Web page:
European Scholarship
European scholarship in Sanskrit, begun by Heinrich Roth (1620–1668) and Johann Ernst Hanxleden (1681–1731), put forth the proposal of the Indo-European language family by Sir William Jones, and played an important role in the development of Western linguistics.
- The Sanskrit language whatever be its antiquity, is of a wonderful structure; more perfect than the Greek, more copious than the Latin, and more exquisitely refined than either, yet bearing to both of them a stronger affinity, both in the roots of verbs and in the forms of grammar, than could possibly have been produced by accident; so strong, indeed, that no philologer could examine them all three, without believing them to have sprung from some common source, which, perhaps, no longer exists.
Indeed, linguistics (along with phonology, etc.) first arose among Indian grammarians who were attempting to catalog and codify Sanskrit's rules. Modern linguistics owes a great deal to these grammarians, and to this day, key terms for compound analysis such as bahuvrihi are taken from Sanskrit.
- Further information: Śikṣā
The sounds are traditionally listed in the order vowels (Ach), diphthongs (Hal), anusvara and visarga, stops (Sparśa) and nasals (starting in the back of the mouth and moving forward), and finally the liquids and fricatives, written in IAST as follows (see the tables below for details):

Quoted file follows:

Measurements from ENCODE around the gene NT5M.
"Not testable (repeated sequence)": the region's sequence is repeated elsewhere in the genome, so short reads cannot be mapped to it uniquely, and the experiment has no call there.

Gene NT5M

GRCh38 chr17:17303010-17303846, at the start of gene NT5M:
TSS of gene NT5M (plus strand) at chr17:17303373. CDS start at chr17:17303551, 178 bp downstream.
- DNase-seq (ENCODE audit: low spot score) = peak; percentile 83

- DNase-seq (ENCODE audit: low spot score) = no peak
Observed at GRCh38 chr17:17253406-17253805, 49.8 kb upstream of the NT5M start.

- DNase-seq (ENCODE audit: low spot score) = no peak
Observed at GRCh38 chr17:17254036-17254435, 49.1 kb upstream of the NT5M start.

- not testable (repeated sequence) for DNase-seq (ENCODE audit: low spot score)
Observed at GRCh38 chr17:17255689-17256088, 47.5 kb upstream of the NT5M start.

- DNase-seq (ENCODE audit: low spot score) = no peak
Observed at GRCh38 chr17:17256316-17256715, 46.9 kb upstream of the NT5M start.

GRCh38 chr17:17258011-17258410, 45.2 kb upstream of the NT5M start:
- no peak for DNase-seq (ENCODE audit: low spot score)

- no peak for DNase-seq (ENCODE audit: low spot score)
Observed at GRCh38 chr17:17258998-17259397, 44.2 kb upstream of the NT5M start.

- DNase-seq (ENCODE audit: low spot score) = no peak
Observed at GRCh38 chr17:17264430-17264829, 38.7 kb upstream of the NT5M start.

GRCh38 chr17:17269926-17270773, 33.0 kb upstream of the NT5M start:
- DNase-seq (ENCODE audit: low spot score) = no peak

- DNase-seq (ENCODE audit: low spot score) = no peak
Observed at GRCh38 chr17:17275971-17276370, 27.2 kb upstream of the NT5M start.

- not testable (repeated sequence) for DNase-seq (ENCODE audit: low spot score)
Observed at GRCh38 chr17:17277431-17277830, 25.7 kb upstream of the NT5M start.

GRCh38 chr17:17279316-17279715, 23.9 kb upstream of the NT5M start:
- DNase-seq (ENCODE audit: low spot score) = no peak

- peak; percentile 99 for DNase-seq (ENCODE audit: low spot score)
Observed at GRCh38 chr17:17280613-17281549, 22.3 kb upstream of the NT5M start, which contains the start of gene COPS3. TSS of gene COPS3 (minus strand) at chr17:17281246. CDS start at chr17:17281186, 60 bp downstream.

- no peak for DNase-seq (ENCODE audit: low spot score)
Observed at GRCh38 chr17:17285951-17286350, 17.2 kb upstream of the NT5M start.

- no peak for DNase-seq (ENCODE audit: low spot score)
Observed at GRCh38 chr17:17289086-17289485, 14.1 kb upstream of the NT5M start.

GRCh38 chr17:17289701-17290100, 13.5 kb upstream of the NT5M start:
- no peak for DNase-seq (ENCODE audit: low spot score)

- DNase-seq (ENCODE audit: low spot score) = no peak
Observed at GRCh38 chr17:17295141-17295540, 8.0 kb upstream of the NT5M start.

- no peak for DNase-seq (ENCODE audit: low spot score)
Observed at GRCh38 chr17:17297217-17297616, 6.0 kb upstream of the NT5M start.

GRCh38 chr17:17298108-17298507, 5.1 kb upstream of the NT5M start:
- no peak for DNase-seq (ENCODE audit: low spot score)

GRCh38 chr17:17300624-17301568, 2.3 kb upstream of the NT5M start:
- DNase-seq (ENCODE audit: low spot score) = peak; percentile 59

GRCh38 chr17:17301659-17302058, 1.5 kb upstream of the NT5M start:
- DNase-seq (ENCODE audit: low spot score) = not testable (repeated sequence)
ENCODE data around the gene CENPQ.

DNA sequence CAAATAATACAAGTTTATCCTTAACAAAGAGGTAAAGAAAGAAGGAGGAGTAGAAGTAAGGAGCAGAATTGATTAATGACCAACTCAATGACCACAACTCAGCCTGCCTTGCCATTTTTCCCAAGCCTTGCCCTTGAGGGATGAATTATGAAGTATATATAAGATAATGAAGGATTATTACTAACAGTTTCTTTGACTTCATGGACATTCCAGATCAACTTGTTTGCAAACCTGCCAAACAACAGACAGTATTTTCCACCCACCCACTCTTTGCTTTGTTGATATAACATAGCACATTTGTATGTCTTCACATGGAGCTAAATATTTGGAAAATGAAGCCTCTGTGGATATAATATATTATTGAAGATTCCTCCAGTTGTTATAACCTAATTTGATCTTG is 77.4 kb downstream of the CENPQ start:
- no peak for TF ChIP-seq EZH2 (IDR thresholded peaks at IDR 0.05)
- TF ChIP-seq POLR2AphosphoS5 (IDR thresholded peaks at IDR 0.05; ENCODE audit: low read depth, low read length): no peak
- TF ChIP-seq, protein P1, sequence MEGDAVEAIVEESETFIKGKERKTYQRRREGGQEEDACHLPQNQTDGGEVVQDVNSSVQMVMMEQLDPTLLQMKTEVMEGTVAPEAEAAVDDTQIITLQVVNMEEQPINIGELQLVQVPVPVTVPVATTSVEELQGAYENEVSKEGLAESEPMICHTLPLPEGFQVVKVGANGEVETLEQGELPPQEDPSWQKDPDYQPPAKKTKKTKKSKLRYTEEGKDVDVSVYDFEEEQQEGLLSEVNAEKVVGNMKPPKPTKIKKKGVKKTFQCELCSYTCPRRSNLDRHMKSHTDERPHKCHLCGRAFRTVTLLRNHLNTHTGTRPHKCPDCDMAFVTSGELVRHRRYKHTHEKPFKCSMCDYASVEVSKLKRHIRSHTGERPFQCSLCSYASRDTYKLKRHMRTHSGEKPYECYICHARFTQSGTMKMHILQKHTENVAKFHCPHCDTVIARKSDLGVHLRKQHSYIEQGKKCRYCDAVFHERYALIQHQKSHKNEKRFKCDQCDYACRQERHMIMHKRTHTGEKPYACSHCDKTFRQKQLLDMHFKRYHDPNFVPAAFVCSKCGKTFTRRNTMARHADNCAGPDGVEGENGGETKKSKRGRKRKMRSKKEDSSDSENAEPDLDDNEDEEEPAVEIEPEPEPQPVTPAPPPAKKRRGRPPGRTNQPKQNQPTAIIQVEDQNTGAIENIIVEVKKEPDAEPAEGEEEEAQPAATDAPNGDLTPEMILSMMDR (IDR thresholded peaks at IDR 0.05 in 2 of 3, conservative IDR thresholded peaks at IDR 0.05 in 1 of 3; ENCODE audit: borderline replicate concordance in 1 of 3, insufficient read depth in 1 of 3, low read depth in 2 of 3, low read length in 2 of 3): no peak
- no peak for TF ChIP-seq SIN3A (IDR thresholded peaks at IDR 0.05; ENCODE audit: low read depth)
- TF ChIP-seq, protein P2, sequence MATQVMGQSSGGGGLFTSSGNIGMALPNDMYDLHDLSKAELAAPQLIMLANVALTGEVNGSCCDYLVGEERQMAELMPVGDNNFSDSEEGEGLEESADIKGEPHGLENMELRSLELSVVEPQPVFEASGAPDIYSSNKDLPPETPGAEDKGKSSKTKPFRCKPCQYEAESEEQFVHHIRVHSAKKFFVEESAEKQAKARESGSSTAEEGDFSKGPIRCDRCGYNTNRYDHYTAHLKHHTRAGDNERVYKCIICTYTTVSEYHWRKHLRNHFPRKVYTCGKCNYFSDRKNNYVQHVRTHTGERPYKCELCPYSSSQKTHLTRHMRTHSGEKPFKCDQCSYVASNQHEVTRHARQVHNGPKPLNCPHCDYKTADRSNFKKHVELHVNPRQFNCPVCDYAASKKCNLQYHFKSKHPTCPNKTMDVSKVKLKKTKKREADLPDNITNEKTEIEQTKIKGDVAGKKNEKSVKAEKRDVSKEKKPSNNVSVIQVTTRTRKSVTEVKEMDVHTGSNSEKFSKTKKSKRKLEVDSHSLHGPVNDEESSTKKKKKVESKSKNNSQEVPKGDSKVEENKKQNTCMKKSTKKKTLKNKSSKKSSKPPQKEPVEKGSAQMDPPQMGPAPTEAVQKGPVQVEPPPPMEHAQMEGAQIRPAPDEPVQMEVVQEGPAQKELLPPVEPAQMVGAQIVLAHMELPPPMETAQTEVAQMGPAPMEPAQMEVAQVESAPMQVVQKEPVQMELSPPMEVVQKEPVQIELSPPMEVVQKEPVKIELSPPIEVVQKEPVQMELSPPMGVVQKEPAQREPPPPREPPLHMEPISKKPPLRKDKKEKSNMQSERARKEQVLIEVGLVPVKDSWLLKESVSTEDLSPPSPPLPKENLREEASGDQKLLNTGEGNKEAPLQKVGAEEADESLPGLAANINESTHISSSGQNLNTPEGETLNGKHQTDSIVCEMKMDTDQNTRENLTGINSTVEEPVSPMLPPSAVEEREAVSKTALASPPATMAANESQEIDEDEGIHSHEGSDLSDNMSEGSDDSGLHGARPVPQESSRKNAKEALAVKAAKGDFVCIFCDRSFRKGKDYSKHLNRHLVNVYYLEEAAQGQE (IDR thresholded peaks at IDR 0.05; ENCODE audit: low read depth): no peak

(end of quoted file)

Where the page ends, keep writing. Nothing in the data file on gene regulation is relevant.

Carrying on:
- a ā i ī u ū ṛ ṝ ḷ ḹ ; e ai o au
- ṃ ḥ
- k kh g gh ṅ; c ch j jh ñ; ṭ ṭh ḍ ḍh ṇ; t th d dh n; p ph b bh m
- y r l v; ś ṣ s h
The vowels of Classical Sanskrit with their word-initial Devanagari symbol, diacritical mark with the consonant प् (/p/), pronunciation (of the vowel alone and of /p/+vowel) in IPA, equivalent in IAST and ITRANS and (approximate) equivalents in English are listed below:
|Letter||Diacritical mark with “प्”||Pronunciation||Pronunciation with /p/||IAST equiv.||ITRANS equiv.||Approximate English equivalent|
|अ||प||/ə/ or /ä/ (two sounds are represented by the same letter)||/pə/ or /pä/||a||a||short Schwa: as the a in above or sometimes like the u in under.|
|आ||पा||/ɑː/||/pɑː/||ā||A||long Open back unrounded vowel: as the a in father|
|इ||पि||/i/||/pi/||i||i||short close front unrounded vowel: as i in bit|
|ई||पी||/iː/||/piː/||ī||I||long close front unrounded vowel: as i in machine|
|उ||पु||/u/||/pu/||u||u||short close back rounded vowel: as u in put|
|ऊ||पू||/uː/||/puː/||ū||U||long close back rounded vowel: as oo in school|
|ए||पे||/eː/||/peː/||e||e||long close-mid front unrounded vowel: as a in game (not a diphthong), or é in café|
|ऐ||पै||/əi/ or /ai/||/pəi/ or /pai/||ai||ai||a long diphthong: approx. as ei in height|
|ओ||पो||/οː/||/poː/||o||o||long close-mid back rounded vowel: as o in tone (not a diphthong)|
|औ||पौ||/əu/ or /au/||/pəu/ or /pau/||au||au||a long diphthong: approx. as ou in house|
|ऋ||पृ||/ɻ̩/||/pɻ̩/||ṛ||R||short syllabic vowel-like retroflex approximant|
|ॠ||पॄ||/ɻ̩ː/||/pɻ̩ː/||ṝ||RR||long syllabic vowel-like retroflex approximant: a longer version of /r̩/|
|ऌ||पॢ||/ɭ̩/||/pɭ̩/||ḷ||LR||short syllabic vowel-like retroflex lateral approximant: approx. as handle|
|ॡ||पॣ||/ɭ̩ː/||/pɭ̩ː/||ḹ||LRR||long syllabic vowel-like retroflex lateral approximant: longer version of /l̩/|
The long vowels are held about twice as long as their short counterparts. Also, there exists a third, extra-long length for most vowels, called pluti, which is used in various cases, but particularly in the vocative. The pluti is not accepted by all grammarians.